An Italian magistrate and a German corporate lawyer warned electronics and engineering multinational Siemens from 2003 that slush funds to provide kickbacks were common practice at the company, according to news reports Saturday. ( dpa )
The allegations could prove an embarrassment to Heinrich von Pierer, the former chief executive of the group, which is assisting prosecutors to uncover the corruption as it makes a clean start.
The claims were sourced to Albrecht Schaefer, formerly chief legal officer at the group, who insists he tried to prevent kickbacks, such as those paid to corrupt officials at Italian company Enel and in other markets.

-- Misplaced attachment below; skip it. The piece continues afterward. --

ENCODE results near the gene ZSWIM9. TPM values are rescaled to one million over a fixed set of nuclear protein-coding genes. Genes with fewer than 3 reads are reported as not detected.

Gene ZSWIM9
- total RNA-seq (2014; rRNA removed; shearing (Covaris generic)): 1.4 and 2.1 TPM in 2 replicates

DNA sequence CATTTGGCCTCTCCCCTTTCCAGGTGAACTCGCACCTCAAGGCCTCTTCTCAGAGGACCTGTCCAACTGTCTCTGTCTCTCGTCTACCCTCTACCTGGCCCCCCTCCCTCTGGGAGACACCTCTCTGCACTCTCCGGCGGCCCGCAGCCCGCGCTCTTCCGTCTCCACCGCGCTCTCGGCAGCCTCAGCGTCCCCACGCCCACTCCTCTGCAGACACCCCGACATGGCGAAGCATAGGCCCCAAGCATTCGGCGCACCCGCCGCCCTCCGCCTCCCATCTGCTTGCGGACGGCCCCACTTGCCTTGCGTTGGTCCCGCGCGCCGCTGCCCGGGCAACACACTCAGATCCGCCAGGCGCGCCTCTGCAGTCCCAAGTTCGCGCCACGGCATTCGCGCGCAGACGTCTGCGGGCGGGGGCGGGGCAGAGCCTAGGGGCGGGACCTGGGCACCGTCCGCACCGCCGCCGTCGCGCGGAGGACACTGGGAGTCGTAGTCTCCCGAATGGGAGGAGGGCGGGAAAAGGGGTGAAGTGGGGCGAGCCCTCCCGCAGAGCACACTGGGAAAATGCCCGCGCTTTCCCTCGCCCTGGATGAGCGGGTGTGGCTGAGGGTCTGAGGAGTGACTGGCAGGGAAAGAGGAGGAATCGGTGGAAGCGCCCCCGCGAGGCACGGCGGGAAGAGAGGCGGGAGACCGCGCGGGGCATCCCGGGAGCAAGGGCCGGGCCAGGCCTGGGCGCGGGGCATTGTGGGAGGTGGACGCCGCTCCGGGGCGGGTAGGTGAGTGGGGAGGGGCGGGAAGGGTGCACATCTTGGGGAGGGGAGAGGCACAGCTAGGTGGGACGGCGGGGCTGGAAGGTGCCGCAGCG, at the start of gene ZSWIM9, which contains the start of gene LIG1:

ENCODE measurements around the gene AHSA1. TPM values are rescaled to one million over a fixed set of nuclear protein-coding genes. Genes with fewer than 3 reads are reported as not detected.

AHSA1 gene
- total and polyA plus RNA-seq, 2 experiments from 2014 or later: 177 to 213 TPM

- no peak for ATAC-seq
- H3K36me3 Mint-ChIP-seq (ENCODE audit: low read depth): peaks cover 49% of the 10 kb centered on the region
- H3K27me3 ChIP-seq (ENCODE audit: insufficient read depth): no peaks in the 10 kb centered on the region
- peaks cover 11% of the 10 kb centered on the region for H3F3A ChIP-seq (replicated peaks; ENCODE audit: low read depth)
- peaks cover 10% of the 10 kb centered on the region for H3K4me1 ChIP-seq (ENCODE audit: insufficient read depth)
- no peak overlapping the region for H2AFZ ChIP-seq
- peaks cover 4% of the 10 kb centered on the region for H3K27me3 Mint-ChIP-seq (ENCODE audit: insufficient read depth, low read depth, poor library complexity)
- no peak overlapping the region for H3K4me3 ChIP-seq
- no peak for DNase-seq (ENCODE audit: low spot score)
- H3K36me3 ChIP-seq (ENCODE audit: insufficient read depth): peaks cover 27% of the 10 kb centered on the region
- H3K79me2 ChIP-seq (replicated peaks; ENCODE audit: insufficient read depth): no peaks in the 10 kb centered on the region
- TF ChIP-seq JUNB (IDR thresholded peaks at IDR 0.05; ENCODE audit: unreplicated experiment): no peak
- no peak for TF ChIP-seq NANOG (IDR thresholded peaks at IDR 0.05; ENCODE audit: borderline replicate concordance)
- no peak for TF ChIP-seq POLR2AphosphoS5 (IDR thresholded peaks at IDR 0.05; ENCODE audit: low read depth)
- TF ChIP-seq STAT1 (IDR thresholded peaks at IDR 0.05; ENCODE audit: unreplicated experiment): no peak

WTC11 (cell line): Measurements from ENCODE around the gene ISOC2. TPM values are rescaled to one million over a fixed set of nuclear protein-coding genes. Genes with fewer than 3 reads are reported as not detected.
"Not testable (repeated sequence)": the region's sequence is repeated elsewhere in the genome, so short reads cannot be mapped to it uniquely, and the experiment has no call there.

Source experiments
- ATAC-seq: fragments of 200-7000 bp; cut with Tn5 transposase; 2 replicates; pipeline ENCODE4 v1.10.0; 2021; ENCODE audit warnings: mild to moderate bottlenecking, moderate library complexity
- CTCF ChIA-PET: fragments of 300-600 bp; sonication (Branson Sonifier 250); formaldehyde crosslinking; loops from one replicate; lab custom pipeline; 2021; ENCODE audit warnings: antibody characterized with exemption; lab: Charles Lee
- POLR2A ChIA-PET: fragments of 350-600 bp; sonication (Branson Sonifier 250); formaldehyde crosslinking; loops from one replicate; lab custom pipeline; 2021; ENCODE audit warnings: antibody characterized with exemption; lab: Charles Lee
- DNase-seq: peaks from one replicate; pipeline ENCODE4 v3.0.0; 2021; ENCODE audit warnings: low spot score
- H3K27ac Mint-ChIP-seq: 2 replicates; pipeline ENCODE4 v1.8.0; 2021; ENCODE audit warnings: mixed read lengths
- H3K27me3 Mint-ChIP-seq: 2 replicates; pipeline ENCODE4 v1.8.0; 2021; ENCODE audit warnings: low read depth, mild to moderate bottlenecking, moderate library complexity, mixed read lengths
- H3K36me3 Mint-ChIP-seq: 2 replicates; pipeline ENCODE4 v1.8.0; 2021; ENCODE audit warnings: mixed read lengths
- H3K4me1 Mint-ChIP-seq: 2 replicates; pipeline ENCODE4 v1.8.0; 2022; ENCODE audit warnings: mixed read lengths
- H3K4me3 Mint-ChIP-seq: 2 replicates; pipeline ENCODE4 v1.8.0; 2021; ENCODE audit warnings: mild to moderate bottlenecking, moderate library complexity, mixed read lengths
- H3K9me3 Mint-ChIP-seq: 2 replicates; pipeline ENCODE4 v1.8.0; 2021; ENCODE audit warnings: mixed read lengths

The website of the newspaper Sueddeutsche Zeitung said he had told Munich prosecutors that an examining magistrate in Milan, Italy, found in 2003 that slush funds were a "typical" phenomenon at Siemens, particularly in its division supplying power turbines.
The magistrate's finding was that the existence of the funds indicated that Siemens corporate supervisors were ineffective and regarded kickbacks as a possible strategy.
Schaefer said he passed the finding to the company's top board on May 3, 2004, and Pierer was noted as having seen it.
Pierer has insisted he was not aware at that time that slush funds existed.
Asked for comment Saturday, a Siemens spokesman said the company did not comment on investigations while they were in progress, but was cooperating with the authorities.
Prosecutors also told Deutsche Presse-Agentur dpa they could not comment.
The Sueddeutsche said Schaefer testified he first told the board in November 2003.
The news weekly Der Spiegel also said documents from 2004 that uncovered the corruption had been marked for Pierer to read.